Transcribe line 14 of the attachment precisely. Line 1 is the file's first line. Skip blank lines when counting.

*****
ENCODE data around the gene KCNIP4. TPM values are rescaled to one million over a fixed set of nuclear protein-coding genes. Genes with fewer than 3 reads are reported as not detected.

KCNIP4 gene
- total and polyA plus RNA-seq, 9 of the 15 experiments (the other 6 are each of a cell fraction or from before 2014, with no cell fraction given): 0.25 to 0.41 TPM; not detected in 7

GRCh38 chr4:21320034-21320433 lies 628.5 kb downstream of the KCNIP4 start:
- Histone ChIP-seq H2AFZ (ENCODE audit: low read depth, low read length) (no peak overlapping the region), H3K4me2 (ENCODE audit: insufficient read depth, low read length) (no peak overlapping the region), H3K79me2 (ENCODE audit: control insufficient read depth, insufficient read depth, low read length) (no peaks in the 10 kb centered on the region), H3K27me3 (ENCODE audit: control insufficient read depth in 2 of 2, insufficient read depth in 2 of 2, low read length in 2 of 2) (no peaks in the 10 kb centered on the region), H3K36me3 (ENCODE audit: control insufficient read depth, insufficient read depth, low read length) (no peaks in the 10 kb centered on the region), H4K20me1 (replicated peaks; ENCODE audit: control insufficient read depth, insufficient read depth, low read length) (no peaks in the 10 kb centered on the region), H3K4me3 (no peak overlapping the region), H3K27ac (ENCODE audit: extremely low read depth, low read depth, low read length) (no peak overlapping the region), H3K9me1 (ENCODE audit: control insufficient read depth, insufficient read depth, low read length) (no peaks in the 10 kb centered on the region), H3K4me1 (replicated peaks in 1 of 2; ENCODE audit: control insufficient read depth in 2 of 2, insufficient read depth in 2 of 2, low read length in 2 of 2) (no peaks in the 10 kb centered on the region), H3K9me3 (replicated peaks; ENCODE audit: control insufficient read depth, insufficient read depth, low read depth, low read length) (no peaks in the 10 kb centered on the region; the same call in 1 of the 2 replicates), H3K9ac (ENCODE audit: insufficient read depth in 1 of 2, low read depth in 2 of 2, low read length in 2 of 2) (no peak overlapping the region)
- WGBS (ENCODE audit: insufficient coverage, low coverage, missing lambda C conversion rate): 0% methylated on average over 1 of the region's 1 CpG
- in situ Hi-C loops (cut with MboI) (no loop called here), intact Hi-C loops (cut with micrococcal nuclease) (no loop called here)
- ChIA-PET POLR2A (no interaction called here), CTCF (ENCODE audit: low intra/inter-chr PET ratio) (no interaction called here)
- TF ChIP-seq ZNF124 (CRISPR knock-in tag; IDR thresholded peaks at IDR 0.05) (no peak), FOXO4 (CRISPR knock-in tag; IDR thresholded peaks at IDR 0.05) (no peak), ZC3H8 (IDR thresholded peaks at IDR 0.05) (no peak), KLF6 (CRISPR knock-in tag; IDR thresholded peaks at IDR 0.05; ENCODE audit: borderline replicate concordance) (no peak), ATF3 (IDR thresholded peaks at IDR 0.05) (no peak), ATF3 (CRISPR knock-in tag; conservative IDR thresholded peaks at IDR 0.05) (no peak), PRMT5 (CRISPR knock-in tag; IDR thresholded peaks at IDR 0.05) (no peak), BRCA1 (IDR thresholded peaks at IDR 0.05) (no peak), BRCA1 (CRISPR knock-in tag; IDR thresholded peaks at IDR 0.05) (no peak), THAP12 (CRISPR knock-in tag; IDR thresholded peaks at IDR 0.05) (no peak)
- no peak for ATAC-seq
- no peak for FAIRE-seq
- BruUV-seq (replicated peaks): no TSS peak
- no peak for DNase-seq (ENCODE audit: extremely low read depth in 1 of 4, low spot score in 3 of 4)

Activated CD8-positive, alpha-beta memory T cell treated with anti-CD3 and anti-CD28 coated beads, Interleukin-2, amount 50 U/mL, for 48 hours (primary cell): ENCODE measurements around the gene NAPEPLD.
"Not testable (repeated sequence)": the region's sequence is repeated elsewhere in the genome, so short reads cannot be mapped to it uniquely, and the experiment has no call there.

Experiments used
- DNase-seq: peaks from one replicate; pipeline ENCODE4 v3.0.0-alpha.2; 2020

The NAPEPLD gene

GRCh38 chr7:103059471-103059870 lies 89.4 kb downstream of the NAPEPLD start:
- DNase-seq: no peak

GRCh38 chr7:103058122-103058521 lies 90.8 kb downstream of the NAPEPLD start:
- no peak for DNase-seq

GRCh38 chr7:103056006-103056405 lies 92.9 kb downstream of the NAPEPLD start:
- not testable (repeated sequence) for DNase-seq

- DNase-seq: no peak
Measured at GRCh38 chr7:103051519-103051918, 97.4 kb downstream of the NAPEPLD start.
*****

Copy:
Activated CD8-positive, alpha-beta memory T cell treated with anti-CD3 and anti-CD28 coated beads, Interleukin-2, amount 50 U/mL, for 48 hours (primary cell): ENCODE measurements around the gene NAPEPLD.